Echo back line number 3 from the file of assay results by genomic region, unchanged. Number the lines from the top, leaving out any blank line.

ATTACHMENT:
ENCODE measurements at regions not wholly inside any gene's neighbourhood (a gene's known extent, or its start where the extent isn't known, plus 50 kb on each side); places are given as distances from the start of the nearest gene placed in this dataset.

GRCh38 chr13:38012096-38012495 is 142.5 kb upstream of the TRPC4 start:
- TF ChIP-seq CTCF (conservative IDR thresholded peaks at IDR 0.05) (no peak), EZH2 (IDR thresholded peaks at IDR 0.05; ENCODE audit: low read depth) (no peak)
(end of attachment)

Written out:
- TF ChIP-seq CTCF (conservative IDR thresholded peaks at IDR 0.05) (no peak), EZH2 (IDR thresholded peaks at IDR 0.05; ENCODE audit: low read depth) (no peak)